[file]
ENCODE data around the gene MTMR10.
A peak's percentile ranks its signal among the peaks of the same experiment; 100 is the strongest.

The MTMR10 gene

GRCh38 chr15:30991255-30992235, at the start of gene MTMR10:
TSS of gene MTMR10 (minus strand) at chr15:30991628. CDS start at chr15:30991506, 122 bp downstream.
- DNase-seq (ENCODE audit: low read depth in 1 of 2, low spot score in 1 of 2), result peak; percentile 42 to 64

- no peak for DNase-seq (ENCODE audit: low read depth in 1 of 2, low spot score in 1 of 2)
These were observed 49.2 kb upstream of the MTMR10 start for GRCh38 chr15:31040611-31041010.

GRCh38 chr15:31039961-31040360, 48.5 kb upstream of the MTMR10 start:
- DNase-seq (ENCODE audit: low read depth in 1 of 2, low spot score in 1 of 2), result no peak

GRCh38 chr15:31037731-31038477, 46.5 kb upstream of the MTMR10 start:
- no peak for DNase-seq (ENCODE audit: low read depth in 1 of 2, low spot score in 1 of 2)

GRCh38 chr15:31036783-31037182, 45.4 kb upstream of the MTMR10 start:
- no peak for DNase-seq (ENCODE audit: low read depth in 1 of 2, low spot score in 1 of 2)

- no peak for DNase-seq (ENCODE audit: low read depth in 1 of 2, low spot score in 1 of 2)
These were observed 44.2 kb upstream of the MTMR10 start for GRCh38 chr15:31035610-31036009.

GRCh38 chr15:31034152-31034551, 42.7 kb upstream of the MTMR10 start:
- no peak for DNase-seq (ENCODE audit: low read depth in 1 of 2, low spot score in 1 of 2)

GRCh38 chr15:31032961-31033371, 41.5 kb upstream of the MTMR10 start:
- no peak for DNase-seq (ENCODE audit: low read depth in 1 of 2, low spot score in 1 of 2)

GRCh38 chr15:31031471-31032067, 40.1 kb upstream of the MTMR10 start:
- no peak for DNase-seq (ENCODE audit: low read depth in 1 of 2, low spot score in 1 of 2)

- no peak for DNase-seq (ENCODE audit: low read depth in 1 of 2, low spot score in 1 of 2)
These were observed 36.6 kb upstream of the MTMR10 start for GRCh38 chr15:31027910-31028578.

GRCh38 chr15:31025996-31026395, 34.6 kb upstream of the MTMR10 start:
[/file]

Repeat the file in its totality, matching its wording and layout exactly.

ENCODE data around the gene MTMR10.
A peak's percentile ranks its signal among the peaks of the same experiment; 100 is the strongest.

The MTMR10 gene

GRCh38 chr15:30991255-30992235, at the start of gene MTMR10:
TSS of gene MTMR10 (minus strand) at chr15:30991628. CDS start at chr15:30991506, 122 bp downstream.
- DNase-seq (ENCODE audit: low read depth in 1 of 2, low spot score in 1 of 2), result peak; percentile 42 to 64

- no peak for DNase-seq (ENCODE audit: low read depth in 1 of 2, low spot score in 1 of 2)
These were observed 49.2 kb upstream of the MTMR10 start for GRCh38 chr15:31040611-31041010.

GRCh38 chr15:31039961-31040360, 48.5 kb upstream of the MTMR10 start:
- DNase-seq (ENCODE audit: low read depth in 1 of 2, low spot score in 1 of 2), result no peak

GRCh38 chr15:31037731-31038477, 46.5 kb upstream of the MTMR10 start:
- no peak for DNase-seq (ENCODE audit: low read depth in 1 of 2, low spot score in 1 of 2)

GRCh38 chr15:31036783-31037182, 45.4 kb upstream of the MTMR10 start:
- no peak for DNase-seq (ENCODE audit: low read depth in 1 of 2, low spot score in 1 of 2)

- no peak for DNase-seq (ENCODE audit: low read depth in 1 of 2, low spot score in 1 of 2)
These were observed 44.2 kb upstream of the MTMR10 start for GRCh38 chr15:31035610-31036009.

GRCh38 chr15:31034152-31034551, 42.7 kb upstream of the MTMR10 start:
- no peak for DNase-seq (ENCODE audit: low read depth in 1 of 2, low spot score in 1 of 2)

GRCh38 chr15:31032961-31033371, 41.5 kb upstream of the MTMR10 start:
- no peak for DNase-seq (ENCODE audit: low read depth in 1 of 2, low spot score in 1 of 2)

GRCh38 chr15:31031471-31032067, 40.1 kb upstream of the MTMR10 start:
- no peak for DNase-seq (ENCODE audit: low read depth in 1 of 2, low spot score in 1 of 2)

- no peak for DNase-seq (ENCODE audit: low read depth in 1 of 2, low spot score in 1 of 2)
These were observed 36.6 kb upstream of the MTMR10 start for GRCh38 chr15:31027910-31028578.

GRCh38 chr15:31025996-31026395, 34.6 kb upstream of the MTMR10 start: